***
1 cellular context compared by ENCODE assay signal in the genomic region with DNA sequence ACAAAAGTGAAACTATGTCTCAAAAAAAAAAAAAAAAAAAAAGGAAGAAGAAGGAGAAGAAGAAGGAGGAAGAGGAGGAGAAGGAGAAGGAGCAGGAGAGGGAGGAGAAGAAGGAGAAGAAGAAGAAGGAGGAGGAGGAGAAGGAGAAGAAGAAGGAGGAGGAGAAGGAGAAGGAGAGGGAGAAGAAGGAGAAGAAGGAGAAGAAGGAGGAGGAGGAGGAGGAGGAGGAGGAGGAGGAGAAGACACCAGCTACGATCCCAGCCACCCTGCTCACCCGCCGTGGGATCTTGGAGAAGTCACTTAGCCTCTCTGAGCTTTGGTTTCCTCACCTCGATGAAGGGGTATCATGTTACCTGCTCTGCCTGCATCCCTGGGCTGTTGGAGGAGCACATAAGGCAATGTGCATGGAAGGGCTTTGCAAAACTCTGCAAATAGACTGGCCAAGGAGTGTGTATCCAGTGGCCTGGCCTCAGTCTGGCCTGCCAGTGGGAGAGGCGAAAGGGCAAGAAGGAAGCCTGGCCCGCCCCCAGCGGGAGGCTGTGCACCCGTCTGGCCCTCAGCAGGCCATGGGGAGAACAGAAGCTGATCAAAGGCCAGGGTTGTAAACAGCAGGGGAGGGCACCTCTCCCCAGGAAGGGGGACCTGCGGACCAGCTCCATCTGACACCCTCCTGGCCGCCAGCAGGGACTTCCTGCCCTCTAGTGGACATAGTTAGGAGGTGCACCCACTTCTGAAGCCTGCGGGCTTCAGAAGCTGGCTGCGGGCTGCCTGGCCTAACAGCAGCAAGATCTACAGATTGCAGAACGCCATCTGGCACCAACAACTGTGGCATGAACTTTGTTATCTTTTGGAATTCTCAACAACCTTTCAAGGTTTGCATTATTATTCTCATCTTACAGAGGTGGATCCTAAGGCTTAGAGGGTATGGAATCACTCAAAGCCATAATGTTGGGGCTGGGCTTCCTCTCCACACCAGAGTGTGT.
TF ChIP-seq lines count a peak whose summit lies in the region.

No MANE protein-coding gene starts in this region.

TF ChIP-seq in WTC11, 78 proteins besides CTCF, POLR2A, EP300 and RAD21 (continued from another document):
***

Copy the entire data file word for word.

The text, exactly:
1 cellular context compared by ENCODE assay signal in the genomic region with DNA sequence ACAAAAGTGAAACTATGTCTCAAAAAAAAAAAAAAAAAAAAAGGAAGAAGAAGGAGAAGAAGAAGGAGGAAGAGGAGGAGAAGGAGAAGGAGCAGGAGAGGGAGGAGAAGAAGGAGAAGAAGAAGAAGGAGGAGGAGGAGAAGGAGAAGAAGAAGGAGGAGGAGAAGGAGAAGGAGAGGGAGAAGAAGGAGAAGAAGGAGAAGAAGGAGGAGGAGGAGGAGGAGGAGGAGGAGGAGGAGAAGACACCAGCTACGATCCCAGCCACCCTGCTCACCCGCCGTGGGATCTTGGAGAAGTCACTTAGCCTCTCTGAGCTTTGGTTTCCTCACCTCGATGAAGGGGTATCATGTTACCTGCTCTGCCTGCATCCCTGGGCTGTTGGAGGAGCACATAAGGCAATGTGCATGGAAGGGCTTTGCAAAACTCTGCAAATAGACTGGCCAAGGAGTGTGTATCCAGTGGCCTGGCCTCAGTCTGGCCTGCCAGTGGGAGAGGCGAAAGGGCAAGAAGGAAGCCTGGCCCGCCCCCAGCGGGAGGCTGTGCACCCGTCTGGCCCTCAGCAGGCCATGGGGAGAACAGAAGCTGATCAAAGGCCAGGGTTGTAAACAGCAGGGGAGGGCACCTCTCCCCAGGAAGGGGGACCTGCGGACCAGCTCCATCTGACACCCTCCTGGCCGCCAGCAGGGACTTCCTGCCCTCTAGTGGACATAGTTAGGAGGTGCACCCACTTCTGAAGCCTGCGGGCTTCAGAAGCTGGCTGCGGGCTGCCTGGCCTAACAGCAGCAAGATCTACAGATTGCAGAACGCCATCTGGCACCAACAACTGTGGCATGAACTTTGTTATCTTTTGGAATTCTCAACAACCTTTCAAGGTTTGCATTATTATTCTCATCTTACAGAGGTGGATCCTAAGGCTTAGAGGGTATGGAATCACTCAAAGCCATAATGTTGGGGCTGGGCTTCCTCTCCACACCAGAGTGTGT.
TF ChIP-seq lines count a peak whose summit lies in the region.

No MANE protein-coding gene starts in this region.

TF ChIP-seq in WTC11, 78 proteins besides CTCF, POLR2A, EP300 and RAD21 (continued from another document):